Farm News- August 18, 2011
It was a week of glorious weather; plenty of sunshine and moderate temperatures. Now it seems we have slipped back into the rainy weather pattern that prevailed in the spring. The rains that began on Saturday evening have dropped 3 inches on us thus far, with more forecast for Monday and Tuesday. While the fall brassica crops are benefiting from all the moisture, for most other crops this much rain is not helpful. Plant diseases spread rapidly during prolonged period of rain and overcast skies. The tomatoes are perhaps the most susceptible, but the beans as well as the cucurits (cukes, melons, and squash) also suffer. The primary culprits are fungal diseases, such as early blight in tomatoes and powdery and downy mildew in the squash family. We have a few weapons in our tool box of organic spray materials, such as a hydrogen dioxide formulation called Oxidate, an essential oil product called Sporan, and a biological product known as Serenade. The problem is that they are not so effective if they are washed off immediately after application. Nevertheless, for me this week’s primary task will be trying to keep the fungus among us at bay.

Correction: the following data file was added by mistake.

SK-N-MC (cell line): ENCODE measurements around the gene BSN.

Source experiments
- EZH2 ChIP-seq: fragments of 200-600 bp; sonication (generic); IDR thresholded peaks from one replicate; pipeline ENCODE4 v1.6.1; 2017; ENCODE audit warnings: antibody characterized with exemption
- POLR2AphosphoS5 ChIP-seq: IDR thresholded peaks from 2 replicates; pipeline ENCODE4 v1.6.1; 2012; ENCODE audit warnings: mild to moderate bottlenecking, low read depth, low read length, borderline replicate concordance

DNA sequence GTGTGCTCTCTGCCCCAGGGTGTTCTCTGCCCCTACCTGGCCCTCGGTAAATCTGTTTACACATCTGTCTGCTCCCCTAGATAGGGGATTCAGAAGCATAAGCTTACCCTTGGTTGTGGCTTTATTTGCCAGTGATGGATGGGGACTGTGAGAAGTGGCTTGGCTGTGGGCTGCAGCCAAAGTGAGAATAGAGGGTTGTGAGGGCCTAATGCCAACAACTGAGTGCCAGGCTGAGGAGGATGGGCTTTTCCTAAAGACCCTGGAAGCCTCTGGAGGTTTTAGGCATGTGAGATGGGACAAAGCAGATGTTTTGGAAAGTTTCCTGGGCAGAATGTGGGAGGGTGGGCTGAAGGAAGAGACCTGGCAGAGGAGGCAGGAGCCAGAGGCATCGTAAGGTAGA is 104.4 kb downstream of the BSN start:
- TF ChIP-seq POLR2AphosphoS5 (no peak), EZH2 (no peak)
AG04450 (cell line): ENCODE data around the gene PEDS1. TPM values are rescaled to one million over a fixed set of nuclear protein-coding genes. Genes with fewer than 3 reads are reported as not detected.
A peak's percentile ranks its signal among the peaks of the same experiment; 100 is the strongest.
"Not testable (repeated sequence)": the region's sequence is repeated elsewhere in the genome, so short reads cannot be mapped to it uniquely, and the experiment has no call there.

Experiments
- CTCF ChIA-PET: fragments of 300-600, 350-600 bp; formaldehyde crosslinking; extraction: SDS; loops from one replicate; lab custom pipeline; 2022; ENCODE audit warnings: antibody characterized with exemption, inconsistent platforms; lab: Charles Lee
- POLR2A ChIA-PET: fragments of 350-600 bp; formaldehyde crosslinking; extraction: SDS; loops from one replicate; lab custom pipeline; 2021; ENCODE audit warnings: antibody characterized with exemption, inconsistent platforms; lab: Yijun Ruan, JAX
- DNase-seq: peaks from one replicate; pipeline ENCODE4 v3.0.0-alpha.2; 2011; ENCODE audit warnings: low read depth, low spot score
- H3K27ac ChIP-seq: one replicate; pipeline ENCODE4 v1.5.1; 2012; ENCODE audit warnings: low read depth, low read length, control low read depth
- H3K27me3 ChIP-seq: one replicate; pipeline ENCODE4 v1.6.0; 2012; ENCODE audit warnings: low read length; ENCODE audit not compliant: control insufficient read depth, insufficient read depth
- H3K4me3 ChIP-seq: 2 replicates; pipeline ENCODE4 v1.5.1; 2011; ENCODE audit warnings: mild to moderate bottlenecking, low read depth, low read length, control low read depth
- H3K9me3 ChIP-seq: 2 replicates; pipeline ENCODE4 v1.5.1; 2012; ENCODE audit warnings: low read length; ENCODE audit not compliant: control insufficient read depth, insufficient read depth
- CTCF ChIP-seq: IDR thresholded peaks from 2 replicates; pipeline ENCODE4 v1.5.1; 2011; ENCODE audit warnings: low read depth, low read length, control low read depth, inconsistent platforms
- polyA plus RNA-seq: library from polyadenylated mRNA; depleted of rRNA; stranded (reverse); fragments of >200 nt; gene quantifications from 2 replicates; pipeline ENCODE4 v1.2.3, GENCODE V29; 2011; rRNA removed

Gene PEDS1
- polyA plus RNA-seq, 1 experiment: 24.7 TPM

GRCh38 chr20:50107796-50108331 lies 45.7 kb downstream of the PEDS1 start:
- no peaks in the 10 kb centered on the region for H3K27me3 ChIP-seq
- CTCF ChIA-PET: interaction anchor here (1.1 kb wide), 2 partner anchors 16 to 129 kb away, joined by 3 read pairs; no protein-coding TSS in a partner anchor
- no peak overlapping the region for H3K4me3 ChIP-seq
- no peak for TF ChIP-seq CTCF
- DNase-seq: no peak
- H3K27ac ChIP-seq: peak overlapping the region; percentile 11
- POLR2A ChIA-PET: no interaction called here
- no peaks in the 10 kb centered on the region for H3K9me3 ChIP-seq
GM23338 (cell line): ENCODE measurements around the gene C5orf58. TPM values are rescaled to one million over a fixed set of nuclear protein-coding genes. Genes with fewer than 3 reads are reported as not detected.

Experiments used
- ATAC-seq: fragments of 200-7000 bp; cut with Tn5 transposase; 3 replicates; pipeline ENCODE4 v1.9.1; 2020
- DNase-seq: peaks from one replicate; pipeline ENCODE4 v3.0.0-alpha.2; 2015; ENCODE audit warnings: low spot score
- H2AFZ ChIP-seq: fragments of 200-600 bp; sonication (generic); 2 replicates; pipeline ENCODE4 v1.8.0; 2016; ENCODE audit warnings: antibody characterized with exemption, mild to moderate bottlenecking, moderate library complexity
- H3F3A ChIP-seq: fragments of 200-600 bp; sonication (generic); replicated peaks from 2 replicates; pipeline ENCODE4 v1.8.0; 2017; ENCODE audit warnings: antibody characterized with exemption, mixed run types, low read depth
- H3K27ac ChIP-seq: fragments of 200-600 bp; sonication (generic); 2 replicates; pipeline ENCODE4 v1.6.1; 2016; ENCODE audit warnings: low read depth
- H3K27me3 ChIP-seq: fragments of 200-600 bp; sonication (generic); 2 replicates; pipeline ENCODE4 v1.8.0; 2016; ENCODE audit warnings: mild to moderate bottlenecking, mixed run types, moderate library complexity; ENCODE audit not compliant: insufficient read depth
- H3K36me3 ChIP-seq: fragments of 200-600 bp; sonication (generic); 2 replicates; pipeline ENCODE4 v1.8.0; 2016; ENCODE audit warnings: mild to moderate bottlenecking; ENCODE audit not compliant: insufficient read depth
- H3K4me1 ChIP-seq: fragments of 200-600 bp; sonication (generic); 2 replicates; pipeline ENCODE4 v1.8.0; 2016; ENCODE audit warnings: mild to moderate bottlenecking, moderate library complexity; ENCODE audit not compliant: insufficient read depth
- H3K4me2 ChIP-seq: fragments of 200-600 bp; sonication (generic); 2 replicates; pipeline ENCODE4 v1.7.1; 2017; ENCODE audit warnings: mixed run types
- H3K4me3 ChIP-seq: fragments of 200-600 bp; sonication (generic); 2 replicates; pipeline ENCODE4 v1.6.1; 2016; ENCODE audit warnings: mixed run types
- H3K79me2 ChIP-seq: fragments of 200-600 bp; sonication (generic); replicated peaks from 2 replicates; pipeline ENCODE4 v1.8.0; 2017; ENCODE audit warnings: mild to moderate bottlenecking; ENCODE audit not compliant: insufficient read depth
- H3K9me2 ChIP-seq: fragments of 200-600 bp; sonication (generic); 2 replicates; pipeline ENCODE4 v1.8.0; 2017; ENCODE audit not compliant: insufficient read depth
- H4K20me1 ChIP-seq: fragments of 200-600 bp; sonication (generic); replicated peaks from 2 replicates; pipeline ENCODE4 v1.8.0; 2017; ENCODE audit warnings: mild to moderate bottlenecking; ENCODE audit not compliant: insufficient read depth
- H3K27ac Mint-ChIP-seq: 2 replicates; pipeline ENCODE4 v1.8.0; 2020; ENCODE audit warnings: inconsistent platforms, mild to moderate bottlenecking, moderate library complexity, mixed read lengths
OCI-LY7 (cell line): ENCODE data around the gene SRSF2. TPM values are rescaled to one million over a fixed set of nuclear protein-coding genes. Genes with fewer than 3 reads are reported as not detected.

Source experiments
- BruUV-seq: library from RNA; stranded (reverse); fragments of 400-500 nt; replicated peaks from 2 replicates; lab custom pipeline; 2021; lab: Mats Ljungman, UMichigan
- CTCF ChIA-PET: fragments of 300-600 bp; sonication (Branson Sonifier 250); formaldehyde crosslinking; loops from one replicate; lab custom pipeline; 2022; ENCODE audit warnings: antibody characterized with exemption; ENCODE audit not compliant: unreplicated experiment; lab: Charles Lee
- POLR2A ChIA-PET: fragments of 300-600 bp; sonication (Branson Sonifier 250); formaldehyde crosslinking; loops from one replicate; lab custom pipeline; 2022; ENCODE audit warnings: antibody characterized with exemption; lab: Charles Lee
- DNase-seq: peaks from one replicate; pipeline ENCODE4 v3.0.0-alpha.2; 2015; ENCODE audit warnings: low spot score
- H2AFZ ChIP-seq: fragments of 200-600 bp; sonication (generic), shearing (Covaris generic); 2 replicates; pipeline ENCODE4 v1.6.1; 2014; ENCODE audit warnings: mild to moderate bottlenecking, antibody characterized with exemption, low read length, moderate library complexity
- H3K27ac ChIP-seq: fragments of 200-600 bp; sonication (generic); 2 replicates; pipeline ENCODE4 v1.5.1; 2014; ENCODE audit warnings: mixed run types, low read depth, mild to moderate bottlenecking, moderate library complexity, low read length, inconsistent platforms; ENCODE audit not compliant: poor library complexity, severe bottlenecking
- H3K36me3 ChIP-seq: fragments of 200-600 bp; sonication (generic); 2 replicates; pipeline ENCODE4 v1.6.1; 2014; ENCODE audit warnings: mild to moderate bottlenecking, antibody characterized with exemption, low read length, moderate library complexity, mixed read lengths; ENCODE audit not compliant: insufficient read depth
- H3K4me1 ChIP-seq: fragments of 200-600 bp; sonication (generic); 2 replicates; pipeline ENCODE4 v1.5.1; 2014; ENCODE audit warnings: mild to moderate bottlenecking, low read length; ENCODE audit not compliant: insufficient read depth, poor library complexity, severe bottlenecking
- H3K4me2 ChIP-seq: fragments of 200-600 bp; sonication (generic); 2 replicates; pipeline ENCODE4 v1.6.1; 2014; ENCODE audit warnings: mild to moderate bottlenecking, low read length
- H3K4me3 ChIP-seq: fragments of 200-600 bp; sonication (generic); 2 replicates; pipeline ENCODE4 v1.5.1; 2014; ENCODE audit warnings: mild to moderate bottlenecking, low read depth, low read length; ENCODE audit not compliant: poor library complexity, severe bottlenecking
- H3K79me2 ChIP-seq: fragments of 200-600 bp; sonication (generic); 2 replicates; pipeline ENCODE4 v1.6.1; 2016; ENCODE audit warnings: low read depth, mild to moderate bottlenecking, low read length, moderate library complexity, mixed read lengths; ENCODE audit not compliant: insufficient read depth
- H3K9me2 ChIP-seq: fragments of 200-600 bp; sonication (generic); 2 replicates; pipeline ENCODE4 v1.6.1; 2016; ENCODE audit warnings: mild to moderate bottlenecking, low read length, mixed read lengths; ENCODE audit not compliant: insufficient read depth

The other down side to so much precipitation is the effect on our ability to harvest the crops. We pick in the rain when it’s necessary, but we try not to touch the beans or the squash family crops when they are wet, as not to spread diseases from one plant to the next. I am also held up with my planting schedule, because the seeder won’t function properly in saturated soil and because I cannot prepare more planting beds while the ground is too wet. Keep your fingers crossed that the ten day forecast is not as bad as it looks at present.
The share for this week will be:
Red or green Romaine lettuce, string beans, tomatoes , peppers, eggplant, squash, cucumbers, red potatoes, white onions, savoy or green cabbage, beets and melons or watermelons.